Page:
The first infraction of the matrimonial contract was on the part of the husband. He not only separated from his wife, but he abandoned and maliciously deserted her— leaving her, as far as we see, unprovided for, and, at the same time, as we do see by his own admission, untruly imputing to her the scandalous and immoral breach of her vow of fidelity. Upon the credit of the verdict, the wife, up to that period was innocent. By the same authority, her guilt subsequently is established. *69There have been but few divorce causes in the courts of this state; and it has not yet been laid down, what is be the effect of a separation of the parties by agreement, yielding to each of them a freedom of volition, and cor ® responding action, independent of the other, more or less ample, on the application of one of them for relief, on account of adultery committed by the other during the separation. It is obvious, however, to any reader, that the cases within the contemplation of the legislature of 1814, (see act of 1814, Rev. ch. 869,) are those in which the party asking for relief has lost conjugal society by the act alleged as the gravamen of the complaint on which a divorce of either kind is sought. In the first section, the court is authorized, in its discretion, to grant a divorce of the one kind or the other to the injured person, “ where either party has separated him or herself from the other, and is living in adultery.” These words, plainly, do not embrace the case of adultery by one, who, against his or her will, has been abandoned by the other. Nor do they seem fairly to embrace the case where a like offence has been committed during a separation by mutual consent. The court does not mean it to be supposed, that such separations, unless under very unlimited terms — importing almost total free agency — amount in themselves to licenses to either party, as against the other, to commit adultery. One effect of such unchastity on the part of the wife would, doubtless, be, to repel her application for a divorce a mensa et thoro, or to be alimented, under the fifth section of the act: for although such separation be mutually injurious, yet the duty remains with each to become reconciled, and the wife ought not to render herself unworthy of reconciliation, and put it out of their power to come together again, without producing the degradation of the husband. It is, however, a very different question, whether adultery, pending a separation by agreement, ought to found a decree that the parties should be divorced from bed and board — that is, to legalize and enjoin a continuance of the separation, and thereby, to a certain extent, to tempt the frail party to other lapses of the same kind. It is the tendency of separation to betray *70the parties into guilt. Besides the effect of marital cohabitation on the passions, the presence of each is a protection to the other. It is true, the jury has here found, that the husband did not allow of his wife’s prostitution, nor expose her to lewd company. In the sense that he did not give actual consent to any particular act, or that he did not intend the contamination of his wife’s principles altogether, that may be a correct finding; but it is undeniable, that long — apparently indefinite and total — separation by agreement, do expose the parties to the most dangerous trials: so hazardous, that a result adverse to the purity of the one and to the honour of the other ought not to surprise any body, nor be deemed unexpected nor undesired by the parties themselves. We have the highest authority for the precept, “ that whosoever shall put away his wife, saving for the cause of fornication, causeth her to commit adulterywhich is not more obligatory as an injunction of revealed religion, than it is just and true as a proposition in the philosophy of the human mind and heart. We should doubt extremely, therefore, whether— regard being had to the public morals, and the words of our statute being kept in mind — adultery, committed during the subsistence of an agreed separation, would found a decree for a divorce from bed and board. It is true the agreement is not obligatory; at least not so that a court will decree upon it. In England it is disregarded as an authority for a separation; and the ecclesiastical courts, notwithstanding such an agreement, decrees upon the application of either party, a restitution of conjugal rights. A separation, under such a contract, may not, for that reason, have the same effect there as it should here; because there either party may compel the other to resume the marital duties, at least to the extent of conversation and society. But here there is no power to bring the parties together; and therefore we ought to make the consequences of a voluntary separation as penal as possible to each, by denying relief to one for any conduct of the other during the separation, that has probably arisen out of it.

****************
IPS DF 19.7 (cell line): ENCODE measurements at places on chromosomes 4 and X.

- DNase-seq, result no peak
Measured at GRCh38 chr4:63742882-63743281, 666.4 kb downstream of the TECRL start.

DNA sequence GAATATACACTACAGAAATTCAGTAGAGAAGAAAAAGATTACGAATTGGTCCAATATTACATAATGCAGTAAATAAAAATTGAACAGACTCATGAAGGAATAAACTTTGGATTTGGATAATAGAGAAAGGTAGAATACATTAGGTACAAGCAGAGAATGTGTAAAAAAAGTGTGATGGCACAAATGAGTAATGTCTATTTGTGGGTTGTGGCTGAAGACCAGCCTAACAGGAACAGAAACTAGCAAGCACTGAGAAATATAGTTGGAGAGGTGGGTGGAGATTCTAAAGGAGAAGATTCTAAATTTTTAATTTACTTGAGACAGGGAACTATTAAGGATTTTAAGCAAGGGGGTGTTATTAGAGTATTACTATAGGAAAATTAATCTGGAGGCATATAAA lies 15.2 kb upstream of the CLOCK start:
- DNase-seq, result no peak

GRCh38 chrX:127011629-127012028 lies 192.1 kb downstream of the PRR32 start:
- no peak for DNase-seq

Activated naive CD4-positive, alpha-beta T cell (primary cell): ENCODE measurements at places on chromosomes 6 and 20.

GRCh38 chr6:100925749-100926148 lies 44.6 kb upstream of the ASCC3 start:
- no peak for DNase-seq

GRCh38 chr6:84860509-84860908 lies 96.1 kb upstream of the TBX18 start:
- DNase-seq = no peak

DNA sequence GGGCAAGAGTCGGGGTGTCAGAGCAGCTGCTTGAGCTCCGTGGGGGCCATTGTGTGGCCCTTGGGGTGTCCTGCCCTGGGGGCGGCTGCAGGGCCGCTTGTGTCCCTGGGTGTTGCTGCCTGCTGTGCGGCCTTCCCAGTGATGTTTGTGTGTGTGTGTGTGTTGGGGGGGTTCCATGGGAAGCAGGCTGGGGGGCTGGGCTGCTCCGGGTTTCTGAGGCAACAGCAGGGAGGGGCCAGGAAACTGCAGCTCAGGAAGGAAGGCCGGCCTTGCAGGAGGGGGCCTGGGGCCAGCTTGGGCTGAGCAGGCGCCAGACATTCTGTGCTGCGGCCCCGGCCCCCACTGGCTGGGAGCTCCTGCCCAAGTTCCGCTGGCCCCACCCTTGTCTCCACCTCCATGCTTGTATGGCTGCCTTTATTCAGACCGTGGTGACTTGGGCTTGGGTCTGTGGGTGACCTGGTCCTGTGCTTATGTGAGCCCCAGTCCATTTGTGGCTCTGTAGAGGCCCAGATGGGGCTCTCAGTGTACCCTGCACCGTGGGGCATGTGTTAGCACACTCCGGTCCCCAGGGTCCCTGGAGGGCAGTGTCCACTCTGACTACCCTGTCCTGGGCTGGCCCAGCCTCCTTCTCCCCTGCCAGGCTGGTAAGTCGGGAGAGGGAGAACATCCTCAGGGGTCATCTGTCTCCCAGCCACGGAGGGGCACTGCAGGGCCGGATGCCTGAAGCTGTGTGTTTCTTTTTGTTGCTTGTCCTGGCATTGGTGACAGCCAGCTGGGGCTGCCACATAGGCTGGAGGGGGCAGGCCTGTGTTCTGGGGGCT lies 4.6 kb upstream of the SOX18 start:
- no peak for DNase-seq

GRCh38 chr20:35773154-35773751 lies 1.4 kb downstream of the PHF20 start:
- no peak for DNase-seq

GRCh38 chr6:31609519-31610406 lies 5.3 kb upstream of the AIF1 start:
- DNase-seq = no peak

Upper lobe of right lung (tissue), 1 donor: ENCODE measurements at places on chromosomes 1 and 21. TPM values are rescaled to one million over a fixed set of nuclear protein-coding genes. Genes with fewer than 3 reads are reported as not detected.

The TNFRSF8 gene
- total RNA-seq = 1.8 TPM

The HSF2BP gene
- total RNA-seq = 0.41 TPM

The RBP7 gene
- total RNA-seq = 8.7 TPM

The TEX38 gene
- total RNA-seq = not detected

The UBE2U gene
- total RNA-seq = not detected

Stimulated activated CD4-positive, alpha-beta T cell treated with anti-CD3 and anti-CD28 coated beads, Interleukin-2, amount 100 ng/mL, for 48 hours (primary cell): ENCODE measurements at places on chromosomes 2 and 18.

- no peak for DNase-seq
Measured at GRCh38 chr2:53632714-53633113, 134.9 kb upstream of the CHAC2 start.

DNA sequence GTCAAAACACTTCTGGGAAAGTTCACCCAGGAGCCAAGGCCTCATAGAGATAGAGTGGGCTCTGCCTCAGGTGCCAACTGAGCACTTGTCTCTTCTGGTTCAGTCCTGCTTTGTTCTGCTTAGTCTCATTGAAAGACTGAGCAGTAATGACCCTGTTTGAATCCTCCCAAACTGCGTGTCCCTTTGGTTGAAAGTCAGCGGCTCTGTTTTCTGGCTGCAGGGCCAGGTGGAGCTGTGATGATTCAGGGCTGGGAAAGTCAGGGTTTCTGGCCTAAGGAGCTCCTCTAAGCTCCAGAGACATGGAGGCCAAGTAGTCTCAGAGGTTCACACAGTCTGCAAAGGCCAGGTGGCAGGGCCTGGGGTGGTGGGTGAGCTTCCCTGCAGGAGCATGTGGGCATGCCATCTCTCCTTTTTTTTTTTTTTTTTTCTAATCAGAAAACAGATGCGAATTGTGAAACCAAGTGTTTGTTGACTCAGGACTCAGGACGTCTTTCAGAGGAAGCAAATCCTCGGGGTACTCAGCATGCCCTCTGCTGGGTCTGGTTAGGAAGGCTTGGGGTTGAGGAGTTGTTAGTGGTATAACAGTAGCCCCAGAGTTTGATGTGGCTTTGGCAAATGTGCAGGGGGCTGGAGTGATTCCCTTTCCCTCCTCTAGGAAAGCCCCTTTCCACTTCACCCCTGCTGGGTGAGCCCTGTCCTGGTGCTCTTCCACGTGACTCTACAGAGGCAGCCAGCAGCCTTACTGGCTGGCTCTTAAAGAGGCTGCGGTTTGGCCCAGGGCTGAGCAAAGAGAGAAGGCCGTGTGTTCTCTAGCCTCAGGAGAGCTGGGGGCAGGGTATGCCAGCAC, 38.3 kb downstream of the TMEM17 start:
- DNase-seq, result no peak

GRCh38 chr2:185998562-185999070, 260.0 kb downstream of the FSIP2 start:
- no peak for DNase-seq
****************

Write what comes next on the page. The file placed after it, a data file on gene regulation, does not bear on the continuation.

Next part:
But if adultery committed under such circumstances *71would be a ground for a divorce from bed and board, yet adultery consequent upon the desertion, or, to use the phraseology of the statute, the abandonment of the wife and family by the husband, especially under the circumstances in this case, would certainly not be. A divorce of either kind may be granted within the words of the first section of the act on the same state of facts. It is to be granted to the party injured against a person who has separated, him or herself from the other and is living in adultery. Both facts must concur; that is, the fault of separation and the fault of adultery must be on the same side. When, therefore, a husband abandons his wife, and especially, leaves her destitute and writh her character tarnished by his own unfounded aspersions, he cannot be looked upon as an injured person within the act. There was too much reason to suppose that he might contemplate the very case that has here happened, for the legislature to authorize relief to him.